2. Now for a running test. Turn the throttle and spin the rear tire to preform a kick start. Still measuring the voltage. If the voltage is Below 20 volts or if the voltage drops quickly batteries are dead - Replace batteries.
3. If the voltage is remaining around 24 volts for a long period - then you could have connector problems, clean and tighten all connectors.
I use a fiberglass electronic cleaning brush, as contact cleaners leave residue that interfere with electrical connections.

The control module is simple and can be replaced with only a 24 volt relay without the kick start feature or Brake. If you want the brake then you can use two 24 volt relays still no Kick Start.

For those of you who know electrical, below is circuits I developed to replace the controller. This diagram will also give you a better understanding on the Razor circuit.

NOTE : This is not a schematic diagram of the Razor E100 Control Module. I designed this circuit. for my Great Nephew's Scooter.

1. The Brake is a normally closed switch that opens when you squeeze the Brake handle.
2. The throttle is two normally open switches that close when you turn the throttle.
3. The Kick Start circuit is described in the Diagram below.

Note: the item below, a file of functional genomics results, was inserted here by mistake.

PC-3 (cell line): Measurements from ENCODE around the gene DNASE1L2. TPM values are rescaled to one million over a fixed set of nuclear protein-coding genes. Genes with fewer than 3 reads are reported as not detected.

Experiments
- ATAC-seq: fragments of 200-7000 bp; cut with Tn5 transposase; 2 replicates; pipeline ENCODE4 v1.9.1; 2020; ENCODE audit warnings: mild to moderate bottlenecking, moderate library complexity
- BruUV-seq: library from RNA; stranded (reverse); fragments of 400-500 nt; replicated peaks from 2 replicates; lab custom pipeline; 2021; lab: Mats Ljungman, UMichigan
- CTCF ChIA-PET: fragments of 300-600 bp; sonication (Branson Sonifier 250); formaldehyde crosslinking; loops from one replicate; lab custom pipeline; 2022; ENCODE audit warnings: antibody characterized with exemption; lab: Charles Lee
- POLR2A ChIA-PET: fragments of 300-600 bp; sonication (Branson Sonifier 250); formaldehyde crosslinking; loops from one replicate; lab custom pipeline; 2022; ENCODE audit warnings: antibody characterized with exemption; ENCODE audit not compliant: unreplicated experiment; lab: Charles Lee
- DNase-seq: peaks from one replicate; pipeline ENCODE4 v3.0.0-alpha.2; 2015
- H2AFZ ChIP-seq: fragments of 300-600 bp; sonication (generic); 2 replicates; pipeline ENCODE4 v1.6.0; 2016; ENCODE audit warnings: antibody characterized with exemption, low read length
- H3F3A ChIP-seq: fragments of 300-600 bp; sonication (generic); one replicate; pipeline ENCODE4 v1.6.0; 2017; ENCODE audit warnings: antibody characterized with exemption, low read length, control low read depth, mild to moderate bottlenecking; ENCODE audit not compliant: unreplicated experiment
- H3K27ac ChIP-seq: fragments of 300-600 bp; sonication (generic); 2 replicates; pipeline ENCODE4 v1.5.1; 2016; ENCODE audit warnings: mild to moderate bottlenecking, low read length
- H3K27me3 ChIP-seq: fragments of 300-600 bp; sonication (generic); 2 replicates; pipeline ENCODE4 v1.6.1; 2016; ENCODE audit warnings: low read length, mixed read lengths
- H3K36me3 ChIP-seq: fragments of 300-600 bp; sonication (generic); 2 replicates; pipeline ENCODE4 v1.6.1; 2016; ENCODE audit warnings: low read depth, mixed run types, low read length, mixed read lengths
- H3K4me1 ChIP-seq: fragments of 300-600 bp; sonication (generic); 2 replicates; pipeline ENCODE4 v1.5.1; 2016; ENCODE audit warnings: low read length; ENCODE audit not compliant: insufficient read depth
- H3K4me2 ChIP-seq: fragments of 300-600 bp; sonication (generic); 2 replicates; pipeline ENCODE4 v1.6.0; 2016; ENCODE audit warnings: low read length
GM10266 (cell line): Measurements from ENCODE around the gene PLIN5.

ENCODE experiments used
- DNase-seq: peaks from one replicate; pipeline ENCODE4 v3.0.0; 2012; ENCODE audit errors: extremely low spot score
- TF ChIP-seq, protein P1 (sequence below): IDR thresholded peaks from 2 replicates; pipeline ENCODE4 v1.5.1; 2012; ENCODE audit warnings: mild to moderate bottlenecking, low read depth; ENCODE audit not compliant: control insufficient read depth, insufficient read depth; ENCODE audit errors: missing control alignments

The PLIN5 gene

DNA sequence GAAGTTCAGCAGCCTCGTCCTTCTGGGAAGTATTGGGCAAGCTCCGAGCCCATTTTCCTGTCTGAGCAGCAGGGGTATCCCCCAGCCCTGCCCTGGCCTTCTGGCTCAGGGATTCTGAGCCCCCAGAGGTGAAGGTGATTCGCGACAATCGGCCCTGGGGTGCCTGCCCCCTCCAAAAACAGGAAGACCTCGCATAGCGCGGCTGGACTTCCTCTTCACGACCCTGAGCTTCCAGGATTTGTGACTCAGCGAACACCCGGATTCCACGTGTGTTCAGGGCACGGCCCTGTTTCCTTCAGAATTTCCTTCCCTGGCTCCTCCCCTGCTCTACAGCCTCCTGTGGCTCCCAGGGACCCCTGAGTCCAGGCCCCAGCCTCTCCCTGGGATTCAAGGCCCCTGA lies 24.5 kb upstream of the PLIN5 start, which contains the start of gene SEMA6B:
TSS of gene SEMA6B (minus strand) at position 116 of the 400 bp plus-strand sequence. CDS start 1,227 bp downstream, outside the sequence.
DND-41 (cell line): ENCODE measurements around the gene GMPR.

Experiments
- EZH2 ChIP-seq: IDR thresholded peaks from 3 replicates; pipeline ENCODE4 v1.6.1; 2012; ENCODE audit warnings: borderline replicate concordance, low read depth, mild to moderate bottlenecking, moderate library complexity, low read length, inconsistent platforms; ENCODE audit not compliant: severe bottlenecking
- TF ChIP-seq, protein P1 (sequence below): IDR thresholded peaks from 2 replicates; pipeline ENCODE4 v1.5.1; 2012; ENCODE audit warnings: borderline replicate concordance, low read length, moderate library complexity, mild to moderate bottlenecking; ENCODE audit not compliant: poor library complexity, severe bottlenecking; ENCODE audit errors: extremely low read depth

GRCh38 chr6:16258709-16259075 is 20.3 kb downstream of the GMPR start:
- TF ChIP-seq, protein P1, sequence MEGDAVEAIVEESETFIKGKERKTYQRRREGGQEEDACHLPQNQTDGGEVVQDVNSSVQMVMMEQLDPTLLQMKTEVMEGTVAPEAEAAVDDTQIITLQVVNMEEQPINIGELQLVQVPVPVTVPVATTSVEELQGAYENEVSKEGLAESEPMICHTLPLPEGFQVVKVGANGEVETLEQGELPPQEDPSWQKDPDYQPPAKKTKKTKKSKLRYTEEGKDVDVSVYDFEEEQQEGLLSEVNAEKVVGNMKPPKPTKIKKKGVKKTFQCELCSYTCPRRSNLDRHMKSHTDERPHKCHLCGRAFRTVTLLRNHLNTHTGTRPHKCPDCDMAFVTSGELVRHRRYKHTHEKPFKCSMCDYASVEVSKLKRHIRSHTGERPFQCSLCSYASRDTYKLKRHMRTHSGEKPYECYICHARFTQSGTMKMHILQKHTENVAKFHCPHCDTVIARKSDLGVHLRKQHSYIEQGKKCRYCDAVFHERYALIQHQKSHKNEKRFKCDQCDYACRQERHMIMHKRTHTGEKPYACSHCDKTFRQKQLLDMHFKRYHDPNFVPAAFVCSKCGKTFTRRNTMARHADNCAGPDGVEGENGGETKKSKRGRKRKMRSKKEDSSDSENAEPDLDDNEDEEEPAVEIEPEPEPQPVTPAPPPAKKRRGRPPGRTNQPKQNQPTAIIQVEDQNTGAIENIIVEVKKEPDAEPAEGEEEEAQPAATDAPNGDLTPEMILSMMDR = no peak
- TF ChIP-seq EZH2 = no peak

4. The resistors values may need to be tweaked for best performance.
2a0b7f10-2c7e-4ffc-b7d7-ab4ce6d1545e.jpg

Razor E100... | Answered on Feb 13, 2015 | 166 views


Put in a new battery

Razor E100... | Answered on Feb 12, 2015 | 77 views


The E100 is a Kick Start scooter, the Rear Wheel has to be Spun for it to start. This scooter will not start from a motionless position.

Could be the battery.
Put the Scooter on a block so the rear tire is raised. Remove the standing plate to reveal the battery compartment.
Charge the Unit completely

1. Using a multimeter measure the voltage across the batteries. If the voltage is below 20 volts batteries are dead - Replace batteries.
2. Now for a running test. Turn the throttle and spin the rear tire to preform a kick start. Still measuring the voltage. If the voltage is Below 20 volts or if the voltage drops quickly batteries are dead - Replace batteries.
3. If the voltage is remaining around 24 volts for a long period - then you could have connector problems, clean and tighten all connectors.
I use a fiberglass electronic cleaning brush, as contact cleaners leave residue that interfere with electrical connections.

See my other posts for E100

Razor E100... | Answered on Feb 09, 2015 | 181 views


You can get replacement batteries from here http://bit.ly/1gaD7Qf . Watch the video below to see how to replace them in any razor scooter. You can use your current wires to save up some money.

Razor E100... | Answered on Dec 22, 2014 | 262 views